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Posted 11/11/2023

An Overview of the Recent FAO Foresight Report: “Thinking About the Future of Food Safety”

An Overview of the Recent FAO Foresight Report: “Thinking About the Future of Food Safety”

“The future starts today, not tomorrow.” — Pope John Paul II. This is a concept that holds immense power in the realm of the future of food safety, especially with the global population set to reach 9.7 billion by 2050. It brings heightened pressure on ensuring safer, sustainably produced, more affordable, and healthier diets for all, accompanied by the equitable improvement of economic outcomes and livelihoods.

Food safety evidently takes center stage in this system and plays a vital role in preparing to navigate the potential threats, disruptions, and challenges that may arise. The Food and Agriculture Organization of the United Nations released the publication ‘Thinking about the future of food safety: A foresight report’ delving into the FAO food safety foresight program.

Key Takeaways of the FAO Food Safety Foresight Report

To construct agrifood systems that remain robust, sustainable, and equitable in the face of economic, social, and environmental challenges while meeting the needs of the rising world population, tools such as foresight should be undertaken. These would comprise forward-looking approaches required to identify, evaluate, and steer the major global drivers, related patterns, and other problems impacting agrifood systems.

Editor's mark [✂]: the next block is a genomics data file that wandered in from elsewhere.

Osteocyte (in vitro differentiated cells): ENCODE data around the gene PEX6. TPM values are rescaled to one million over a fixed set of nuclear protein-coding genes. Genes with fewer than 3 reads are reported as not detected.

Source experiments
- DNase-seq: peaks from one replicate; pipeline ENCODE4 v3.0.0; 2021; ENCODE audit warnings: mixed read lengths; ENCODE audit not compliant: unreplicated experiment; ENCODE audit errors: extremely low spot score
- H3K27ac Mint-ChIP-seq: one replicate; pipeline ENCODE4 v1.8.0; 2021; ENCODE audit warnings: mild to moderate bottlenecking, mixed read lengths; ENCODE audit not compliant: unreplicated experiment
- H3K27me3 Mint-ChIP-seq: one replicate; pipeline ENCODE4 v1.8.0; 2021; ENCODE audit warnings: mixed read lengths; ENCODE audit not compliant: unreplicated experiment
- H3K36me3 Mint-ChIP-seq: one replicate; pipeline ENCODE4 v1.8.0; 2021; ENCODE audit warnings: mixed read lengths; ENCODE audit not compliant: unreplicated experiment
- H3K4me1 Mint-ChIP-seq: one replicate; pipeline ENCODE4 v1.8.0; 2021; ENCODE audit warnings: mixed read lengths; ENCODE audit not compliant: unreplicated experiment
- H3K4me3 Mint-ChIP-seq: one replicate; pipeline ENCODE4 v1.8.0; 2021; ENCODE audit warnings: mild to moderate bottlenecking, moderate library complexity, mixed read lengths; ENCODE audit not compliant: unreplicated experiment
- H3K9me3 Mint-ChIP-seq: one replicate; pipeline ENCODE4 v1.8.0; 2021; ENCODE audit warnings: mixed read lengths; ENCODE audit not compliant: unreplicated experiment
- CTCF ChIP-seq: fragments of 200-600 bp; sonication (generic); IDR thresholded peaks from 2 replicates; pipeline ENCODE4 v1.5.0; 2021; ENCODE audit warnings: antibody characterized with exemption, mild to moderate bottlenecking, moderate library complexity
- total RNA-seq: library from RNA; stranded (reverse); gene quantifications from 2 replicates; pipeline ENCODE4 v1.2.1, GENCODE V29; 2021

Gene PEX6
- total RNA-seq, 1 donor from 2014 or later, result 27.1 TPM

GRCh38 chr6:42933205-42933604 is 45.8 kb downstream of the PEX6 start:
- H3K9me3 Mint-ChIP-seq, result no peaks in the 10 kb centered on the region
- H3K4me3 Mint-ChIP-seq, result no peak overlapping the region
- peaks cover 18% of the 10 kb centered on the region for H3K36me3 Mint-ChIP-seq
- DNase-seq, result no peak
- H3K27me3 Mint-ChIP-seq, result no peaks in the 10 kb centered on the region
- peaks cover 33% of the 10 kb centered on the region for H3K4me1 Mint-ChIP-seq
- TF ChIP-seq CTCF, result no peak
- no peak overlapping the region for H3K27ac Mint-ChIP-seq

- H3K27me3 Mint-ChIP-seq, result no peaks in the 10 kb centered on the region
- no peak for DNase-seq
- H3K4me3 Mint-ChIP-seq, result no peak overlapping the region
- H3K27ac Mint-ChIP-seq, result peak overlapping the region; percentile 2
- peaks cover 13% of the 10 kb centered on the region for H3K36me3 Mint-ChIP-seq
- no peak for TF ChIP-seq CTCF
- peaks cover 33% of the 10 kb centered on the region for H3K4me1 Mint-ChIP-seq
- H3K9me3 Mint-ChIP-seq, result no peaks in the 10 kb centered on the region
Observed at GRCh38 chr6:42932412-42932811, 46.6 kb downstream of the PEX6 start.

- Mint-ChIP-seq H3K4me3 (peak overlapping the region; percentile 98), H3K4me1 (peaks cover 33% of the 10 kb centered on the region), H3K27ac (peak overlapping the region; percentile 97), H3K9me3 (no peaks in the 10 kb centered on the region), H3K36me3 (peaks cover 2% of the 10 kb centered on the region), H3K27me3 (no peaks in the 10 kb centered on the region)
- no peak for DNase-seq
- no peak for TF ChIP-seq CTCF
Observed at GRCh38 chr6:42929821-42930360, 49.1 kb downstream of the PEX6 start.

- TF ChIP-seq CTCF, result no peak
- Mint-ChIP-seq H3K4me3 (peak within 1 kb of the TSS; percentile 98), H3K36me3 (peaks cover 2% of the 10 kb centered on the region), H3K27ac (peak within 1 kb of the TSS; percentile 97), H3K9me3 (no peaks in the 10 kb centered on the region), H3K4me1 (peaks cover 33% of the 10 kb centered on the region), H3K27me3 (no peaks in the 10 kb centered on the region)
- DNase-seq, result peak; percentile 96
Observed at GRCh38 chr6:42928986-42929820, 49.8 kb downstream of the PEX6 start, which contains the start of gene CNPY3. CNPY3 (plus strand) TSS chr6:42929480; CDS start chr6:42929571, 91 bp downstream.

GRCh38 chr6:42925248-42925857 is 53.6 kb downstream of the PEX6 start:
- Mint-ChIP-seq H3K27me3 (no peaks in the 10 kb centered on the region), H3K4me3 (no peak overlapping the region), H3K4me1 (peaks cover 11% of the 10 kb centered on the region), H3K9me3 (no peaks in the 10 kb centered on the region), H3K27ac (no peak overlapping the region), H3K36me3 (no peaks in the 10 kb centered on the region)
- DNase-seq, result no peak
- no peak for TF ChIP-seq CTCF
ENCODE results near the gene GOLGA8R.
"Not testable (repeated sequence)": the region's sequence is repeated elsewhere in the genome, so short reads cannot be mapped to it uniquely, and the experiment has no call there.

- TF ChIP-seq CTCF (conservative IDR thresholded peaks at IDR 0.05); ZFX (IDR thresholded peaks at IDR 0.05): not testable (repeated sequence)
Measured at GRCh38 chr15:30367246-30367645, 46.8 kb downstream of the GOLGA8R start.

1. Climate Change & Food Safety Impacts

It is of utmost importance that food supply chains and regulatory bodies elevate their readiness to respond effectively to the climate change influences on food safety. Vital elements for preventing and managing foodborne outbreaks, particularly in climate-sensitive regions, include the establishment of early warning systems and the implementation of monitoring and surveillance techniques. Enhancing preparedness to tackle the influence of climate change on food safety not only supports food security but also contributes to the resilience of agricultural and food systems.

  1. Changing Consumer Preferences & Food Consumption Patterns

In today’s context, changes in consumer behavior are being affected by a wide range of factors, including climate change, an augmented focus on health, especially post-pandemic, the environmental impact of food production, increasing incomes, and various other considerations.

Food safety risk assessments must be adapted to evolving consumer preferences and demands to guarantee consumer protection. Online resources can serve as valuable instruments for engaging and educating consumers about food safety. 

  1. New Food Sources & Food Production Systems

The global interest in farming edible insects, seaweed, and jellyfish is growing. As these new food sources are entering new markets, it is paramount to conduct thorough food safety assessments to establish proper hygiene, manufacturing procedures, and regulatory guidelines to ensure safety. Cell-based food production is growing and has begun to be commercialized in some regions, necessitating proper assessment of food safety risks.

  1. Food Safety Considerations for Agriculture Within Urban Spaces

In the context of escalating urbanization and concerns about global food security, urban agriculture is gaining attention. These are agricultural activities carried out within urban areas (intra-urban agriculture), ranging from backyard gardens and community farms to innovative indoor vertical farming methods.